In 2017, a wave of high-profile sexual harassment accusations flooded Hollywood, as dozens of actresses exposed how bigwig producer Harvey Weinstein sexually assaulted them. Sexual assault cases of this nature flourished and helped spark the #MeToo movement. This movement has since inspired numerous victims of sexual assault to step up and expose their alleged abusers.
The following months saw a near-daily barrage of allegations of sexual misconduct against prominent directors, producers, celebrities, executives, chefs, journalists, politicians, restaurateurs, and other powerful men and women. The scandals’ impacts on all of these various industries came to be called “the Weinstein effect.”
This influx of accusations led to shattered reputations, resignations, terminations, and, in some cases, multi-million dollar sexual harassment lawsuits.
One of the most high-profile cases is the lawsuit filed by several women against the Weinstein Company. In their filing, the women argue that the firm is responsible for the sexual misconduct of its founder, Harvey Weinstein. Settlements from this lawsuit are expected to be substantial. We will be tracking this case in Advisen’s EPLI Loss Data.
To illustrate just how large settlement and case payouts for sexual misconduct can be, we’ve pulled together several cases from Advisen’s Loss Database.
In 1996, a jury awarded $80.7 million to a former manager who said that her employer, an enterprise logistics firm, retaliated against her after a formal sexual misconduct complaint. She accused a driver of poking her inappropriately in the breast. The company was blamed for fostering a hostile working environment when they rehired the driver after previously firing him. According to the plaintiff, the driver then began harassing her continually. When she complained about the unaddressed harassment, she was then allegedly punished by the company.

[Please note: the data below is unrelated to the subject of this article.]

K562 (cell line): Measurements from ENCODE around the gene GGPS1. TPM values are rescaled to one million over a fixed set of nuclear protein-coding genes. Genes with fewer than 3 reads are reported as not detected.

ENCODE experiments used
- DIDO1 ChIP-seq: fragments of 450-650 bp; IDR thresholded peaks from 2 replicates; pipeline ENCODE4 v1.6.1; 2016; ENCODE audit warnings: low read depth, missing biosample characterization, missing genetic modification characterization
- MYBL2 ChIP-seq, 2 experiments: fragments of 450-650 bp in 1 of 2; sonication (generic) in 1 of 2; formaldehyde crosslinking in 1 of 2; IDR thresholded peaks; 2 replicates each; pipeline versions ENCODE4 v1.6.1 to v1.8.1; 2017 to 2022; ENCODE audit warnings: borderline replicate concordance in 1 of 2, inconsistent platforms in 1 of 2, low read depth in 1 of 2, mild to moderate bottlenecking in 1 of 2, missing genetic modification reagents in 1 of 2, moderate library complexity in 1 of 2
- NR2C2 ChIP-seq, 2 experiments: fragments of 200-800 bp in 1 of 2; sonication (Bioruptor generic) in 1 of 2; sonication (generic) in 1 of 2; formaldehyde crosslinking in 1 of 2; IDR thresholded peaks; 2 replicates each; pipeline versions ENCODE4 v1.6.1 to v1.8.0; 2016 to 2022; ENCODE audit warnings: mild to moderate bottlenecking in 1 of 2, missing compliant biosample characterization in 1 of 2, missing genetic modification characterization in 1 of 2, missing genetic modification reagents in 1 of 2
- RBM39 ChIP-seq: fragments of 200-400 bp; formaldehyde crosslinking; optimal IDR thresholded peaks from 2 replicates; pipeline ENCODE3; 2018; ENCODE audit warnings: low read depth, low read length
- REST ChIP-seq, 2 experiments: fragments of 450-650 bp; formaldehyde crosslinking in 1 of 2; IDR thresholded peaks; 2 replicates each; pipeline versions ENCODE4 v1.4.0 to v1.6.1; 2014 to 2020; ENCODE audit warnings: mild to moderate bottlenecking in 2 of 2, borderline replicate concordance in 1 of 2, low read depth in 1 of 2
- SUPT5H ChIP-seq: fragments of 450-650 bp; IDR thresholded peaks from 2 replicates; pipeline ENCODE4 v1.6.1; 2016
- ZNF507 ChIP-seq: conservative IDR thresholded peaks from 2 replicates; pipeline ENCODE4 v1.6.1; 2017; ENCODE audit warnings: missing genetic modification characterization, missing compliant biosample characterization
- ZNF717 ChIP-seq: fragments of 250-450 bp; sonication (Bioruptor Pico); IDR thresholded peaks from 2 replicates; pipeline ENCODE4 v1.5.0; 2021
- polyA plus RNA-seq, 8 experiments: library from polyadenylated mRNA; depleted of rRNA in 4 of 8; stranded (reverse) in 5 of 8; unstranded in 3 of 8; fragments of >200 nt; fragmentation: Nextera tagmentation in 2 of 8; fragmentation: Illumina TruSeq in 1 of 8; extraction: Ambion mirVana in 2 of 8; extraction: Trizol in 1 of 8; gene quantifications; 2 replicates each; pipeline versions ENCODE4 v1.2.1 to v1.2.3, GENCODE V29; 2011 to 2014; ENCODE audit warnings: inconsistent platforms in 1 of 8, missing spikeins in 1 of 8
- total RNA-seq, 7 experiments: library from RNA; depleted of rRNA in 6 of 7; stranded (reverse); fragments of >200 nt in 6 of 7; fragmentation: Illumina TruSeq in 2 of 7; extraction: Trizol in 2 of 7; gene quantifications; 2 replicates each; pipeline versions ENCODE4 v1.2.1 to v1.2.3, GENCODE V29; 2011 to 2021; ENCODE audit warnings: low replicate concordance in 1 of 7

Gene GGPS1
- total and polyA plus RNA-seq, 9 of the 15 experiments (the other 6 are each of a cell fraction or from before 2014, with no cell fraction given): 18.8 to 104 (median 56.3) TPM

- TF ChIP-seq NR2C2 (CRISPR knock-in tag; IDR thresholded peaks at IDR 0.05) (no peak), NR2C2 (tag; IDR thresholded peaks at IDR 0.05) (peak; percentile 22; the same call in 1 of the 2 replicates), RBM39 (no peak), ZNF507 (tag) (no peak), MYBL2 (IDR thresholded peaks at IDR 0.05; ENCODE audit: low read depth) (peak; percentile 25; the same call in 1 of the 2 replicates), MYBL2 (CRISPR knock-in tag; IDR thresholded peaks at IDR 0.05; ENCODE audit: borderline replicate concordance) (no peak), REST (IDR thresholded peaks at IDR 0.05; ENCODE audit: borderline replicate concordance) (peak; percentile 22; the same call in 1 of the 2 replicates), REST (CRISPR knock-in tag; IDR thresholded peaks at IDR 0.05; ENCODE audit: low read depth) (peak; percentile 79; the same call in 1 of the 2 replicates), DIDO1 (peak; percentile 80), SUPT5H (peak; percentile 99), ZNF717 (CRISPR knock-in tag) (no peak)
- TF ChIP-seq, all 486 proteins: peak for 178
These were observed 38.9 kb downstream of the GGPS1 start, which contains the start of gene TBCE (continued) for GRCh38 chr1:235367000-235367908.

In another case, a popular news commentator settled a sexual harassment claim for $32 million with a former legal analyst in 2017. The legal analyst claimed the news commentator had: repeatedly harassed her, engaged in “a non-consensual sexual relationship” with her, and sent her gay pornography and other sexually explicit material. This news commentator was eventually fired.
Unfortunately, cases of sexual misconduct and sexual harassment continue to persist in the workplace. It can often be difficult to define sexual sexual misconduct in a myriad of tense situations. Bridging the line between understandings of common harassment and other types of sexual harassment requires absolute precision, foresight, and bravery. For more insight into sexual assault and harassment, read into our collection of cases leading to multi-million settlements in Advisen’s Notable Sexual Harassment Cases.